Money & Banking

Motor insurance down to a crawl as automobile sales remain in slow lane

Surabhi Mumbai | Updated on August 25, 2019 Published on August 25, 2019

Motor OD premium income growth falls into negative zone

The slowdown affecting the automobile sector has also slowly begun to bite the insurance industry, with own damage (OD) motor insurance premium seeing negative growth this fiscal.

Third-party motor insurance has also seen negligible growth.

Data compiled by the General Insurance Council show that the gross direct premium income underwritten by the 25 general insurance companies has seen muted growth till July.

Motor insurance is mandatory at the time of purchase of a new vehicle, including two-wheelers, and in a way captures the sale as well as registration of new automobiles; it has also to be renewed on an annual basis.

Gross direct premium income underwritten for the full motor segment grew by 5.8 per cent to ₹21,089.78 crore in the first four months of the fiscal year, against a 10.5 per cent growth in the same period a year ago.

Breaking down the numbers, the growth in gross direct premium income underwritten for motor OD insurance has, in fact, dipped by 1.9 per cent between April and July 2019 to ₹8,423.36 crore, against a growth of 2.2 per cent in the same period last fiscal. Growth in premium for motor TP insurance is still in double-digit but muted when compared to 2018, and insurers attribute the continued robustness partly to the revised rates for premium in the segment.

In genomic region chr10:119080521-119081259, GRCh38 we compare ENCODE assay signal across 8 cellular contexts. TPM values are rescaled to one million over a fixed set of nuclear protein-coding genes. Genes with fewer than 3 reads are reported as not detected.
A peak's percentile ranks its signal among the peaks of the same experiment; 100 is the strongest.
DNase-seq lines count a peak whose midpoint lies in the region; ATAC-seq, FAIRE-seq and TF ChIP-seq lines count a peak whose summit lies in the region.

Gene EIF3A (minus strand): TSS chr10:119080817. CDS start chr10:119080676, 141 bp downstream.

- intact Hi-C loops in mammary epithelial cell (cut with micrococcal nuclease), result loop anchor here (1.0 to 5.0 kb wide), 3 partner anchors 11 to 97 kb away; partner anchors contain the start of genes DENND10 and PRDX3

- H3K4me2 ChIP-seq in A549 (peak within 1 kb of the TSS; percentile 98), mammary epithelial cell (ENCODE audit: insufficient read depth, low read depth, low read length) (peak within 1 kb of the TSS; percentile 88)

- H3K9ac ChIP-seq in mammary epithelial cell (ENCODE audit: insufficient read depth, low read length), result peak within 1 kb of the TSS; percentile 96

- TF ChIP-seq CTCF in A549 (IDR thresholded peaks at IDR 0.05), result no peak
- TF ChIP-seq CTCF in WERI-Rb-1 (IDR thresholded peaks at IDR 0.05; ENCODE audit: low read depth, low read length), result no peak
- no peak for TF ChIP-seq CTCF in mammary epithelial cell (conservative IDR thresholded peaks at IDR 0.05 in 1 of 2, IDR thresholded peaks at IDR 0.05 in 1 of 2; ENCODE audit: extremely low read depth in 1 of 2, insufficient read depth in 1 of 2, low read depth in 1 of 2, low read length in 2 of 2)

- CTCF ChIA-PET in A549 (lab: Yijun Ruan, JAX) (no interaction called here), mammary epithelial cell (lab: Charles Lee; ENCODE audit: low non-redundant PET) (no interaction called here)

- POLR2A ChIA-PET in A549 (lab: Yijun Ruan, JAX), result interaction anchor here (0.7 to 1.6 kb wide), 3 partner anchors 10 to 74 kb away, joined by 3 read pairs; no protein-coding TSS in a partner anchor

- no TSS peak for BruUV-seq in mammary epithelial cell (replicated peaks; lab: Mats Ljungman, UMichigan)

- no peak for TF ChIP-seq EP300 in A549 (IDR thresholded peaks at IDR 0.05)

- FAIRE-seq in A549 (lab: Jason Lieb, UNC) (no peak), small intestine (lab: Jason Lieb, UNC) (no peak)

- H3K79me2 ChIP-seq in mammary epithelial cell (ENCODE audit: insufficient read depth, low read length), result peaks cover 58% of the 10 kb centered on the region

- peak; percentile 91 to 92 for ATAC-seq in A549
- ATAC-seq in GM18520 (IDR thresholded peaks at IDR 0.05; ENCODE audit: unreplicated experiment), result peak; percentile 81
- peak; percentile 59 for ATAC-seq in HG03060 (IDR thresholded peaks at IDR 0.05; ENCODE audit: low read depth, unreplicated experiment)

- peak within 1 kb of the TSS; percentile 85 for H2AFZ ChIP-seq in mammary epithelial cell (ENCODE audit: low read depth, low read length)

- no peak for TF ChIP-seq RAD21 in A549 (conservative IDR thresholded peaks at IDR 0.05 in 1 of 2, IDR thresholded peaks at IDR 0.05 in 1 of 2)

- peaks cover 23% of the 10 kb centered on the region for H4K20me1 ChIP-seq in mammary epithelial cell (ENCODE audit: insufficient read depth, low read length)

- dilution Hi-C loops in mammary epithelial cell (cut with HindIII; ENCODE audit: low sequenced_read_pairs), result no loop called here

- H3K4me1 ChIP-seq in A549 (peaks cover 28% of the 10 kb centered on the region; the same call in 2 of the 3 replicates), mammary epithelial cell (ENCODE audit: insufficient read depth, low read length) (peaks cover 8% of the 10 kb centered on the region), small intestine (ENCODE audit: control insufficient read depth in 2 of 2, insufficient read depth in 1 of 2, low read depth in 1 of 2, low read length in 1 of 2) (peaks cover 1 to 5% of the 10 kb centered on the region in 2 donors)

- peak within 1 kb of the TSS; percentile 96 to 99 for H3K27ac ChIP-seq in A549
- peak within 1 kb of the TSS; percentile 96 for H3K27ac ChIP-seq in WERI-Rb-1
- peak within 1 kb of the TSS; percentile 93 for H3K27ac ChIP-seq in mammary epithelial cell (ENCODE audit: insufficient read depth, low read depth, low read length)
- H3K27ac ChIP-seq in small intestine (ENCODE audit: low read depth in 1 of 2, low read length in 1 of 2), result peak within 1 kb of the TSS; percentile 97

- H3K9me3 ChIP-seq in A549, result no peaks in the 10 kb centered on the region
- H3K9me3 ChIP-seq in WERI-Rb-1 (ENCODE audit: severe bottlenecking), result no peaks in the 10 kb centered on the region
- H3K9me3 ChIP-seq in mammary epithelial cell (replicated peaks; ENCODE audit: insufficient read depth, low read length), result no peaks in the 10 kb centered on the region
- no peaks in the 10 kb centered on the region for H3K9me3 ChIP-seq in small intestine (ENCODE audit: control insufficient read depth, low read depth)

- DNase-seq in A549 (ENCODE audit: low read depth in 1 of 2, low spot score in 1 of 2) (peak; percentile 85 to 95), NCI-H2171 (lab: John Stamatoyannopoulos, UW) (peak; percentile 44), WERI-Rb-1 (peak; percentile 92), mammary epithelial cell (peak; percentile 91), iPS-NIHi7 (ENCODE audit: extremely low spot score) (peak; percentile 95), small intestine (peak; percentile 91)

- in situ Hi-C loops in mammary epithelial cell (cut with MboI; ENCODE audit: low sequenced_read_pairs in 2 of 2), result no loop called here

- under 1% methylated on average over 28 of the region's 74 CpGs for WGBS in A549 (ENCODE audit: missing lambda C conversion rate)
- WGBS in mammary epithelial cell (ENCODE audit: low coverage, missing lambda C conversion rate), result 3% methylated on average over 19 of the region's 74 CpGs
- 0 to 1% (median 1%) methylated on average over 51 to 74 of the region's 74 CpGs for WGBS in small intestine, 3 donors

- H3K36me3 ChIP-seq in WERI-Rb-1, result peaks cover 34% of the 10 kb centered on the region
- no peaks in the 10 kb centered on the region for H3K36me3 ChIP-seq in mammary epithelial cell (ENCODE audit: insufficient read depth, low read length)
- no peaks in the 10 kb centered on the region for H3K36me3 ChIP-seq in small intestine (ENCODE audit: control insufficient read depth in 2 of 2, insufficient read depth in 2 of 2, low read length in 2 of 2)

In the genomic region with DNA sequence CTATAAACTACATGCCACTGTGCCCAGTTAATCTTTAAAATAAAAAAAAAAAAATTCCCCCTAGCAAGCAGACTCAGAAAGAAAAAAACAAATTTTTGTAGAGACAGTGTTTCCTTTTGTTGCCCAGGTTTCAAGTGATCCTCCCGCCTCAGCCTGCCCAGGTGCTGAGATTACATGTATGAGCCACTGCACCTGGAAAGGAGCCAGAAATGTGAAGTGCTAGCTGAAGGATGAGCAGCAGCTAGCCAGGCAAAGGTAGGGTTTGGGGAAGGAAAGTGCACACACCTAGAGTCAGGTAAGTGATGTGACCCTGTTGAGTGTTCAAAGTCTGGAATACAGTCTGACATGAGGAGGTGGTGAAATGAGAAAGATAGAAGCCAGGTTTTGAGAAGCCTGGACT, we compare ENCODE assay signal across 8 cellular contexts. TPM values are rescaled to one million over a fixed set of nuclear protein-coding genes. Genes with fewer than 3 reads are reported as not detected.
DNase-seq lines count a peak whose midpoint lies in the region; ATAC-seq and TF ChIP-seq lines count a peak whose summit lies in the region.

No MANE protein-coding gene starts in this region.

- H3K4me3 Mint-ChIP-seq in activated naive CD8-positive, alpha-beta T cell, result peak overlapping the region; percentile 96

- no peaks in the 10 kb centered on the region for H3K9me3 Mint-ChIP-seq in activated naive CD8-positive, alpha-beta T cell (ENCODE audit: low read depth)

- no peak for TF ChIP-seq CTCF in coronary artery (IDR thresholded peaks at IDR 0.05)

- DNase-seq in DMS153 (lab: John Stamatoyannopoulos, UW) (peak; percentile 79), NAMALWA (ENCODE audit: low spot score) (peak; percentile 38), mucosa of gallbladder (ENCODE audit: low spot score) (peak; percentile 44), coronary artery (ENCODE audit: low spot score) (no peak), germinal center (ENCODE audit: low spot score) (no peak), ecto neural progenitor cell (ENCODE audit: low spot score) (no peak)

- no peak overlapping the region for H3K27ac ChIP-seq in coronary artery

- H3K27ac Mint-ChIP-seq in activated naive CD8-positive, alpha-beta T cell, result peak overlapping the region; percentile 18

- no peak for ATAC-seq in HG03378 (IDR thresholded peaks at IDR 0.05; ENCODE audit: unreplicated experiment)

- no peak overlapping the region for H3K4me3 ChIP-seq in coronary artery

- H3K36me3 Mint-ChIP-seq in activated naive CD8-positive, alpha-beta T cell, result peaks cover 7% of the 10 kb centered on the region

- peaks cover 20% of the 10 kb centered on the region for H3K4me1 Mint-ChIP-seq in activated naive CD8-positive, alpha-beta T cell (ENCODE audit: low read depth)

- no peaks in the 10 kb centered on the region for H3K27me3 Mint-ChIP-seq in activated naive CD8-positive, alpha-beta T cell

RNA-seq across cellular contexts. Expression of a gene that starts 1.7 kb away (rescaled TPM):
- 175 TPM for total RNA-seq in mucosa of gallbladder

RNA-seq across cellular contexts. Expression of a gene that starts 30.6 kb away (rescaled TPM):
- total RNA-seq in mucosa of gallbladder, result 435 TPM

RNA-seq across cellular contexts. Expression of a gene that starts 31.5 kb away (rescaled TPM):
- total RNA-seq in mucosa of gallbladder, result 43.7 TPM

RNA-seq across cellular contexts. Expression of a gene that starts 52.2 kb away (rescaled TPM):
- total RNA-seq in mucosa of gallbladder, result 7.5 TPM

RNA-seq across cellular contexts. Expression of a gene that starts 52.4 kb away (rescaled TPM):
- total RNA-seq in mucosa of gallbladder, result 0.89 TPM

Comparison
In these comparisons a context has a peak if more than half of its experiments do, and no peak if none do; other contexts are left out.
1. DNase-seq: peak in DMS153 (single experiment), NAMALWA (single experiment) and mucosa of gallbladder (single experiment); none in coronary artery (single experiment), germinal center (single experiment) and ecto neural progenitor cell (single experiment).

Gross direct premium income underwritten for motor TP grew by 11.5 per cent to ₹12,965.02 crore till July 2019, against a growth of 17.3 per cent last fiscal.

“This must be the first time in the last six-seven years when motor OD premium has slipped into the negative territory,” noted Roopam Asthana, CEO and Whole-Time Director, Liberty General Insurance.

Since it is mandatory under law, motor insurance premium, particularly from motor TP, forms a chunk of the business and premium underwritten by general insurers.

Auto sales fell to a 19-year-low in July, and declined by 18.71 per cent that month, according to data from industry body SIAM.

“We expect the trend to continue till early next year, although recent measures by the Finance Ministry could lift auto sales to some extent,” noted another executive with an insurance company, who added that data suggest that new vehicle registrations are still growing at a faster number than what is reported at the manufacturing level.

‘Set target for growth’

IRDAI Chairman Subhash Chandra Khuntia has also asked the insurance industry to target at least 15 per cent growth, noting that in 2018-19, the life insurance segment has grown by 11 per cent and the general insurance segment by 12 per cent.

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Published on August 25, 2019
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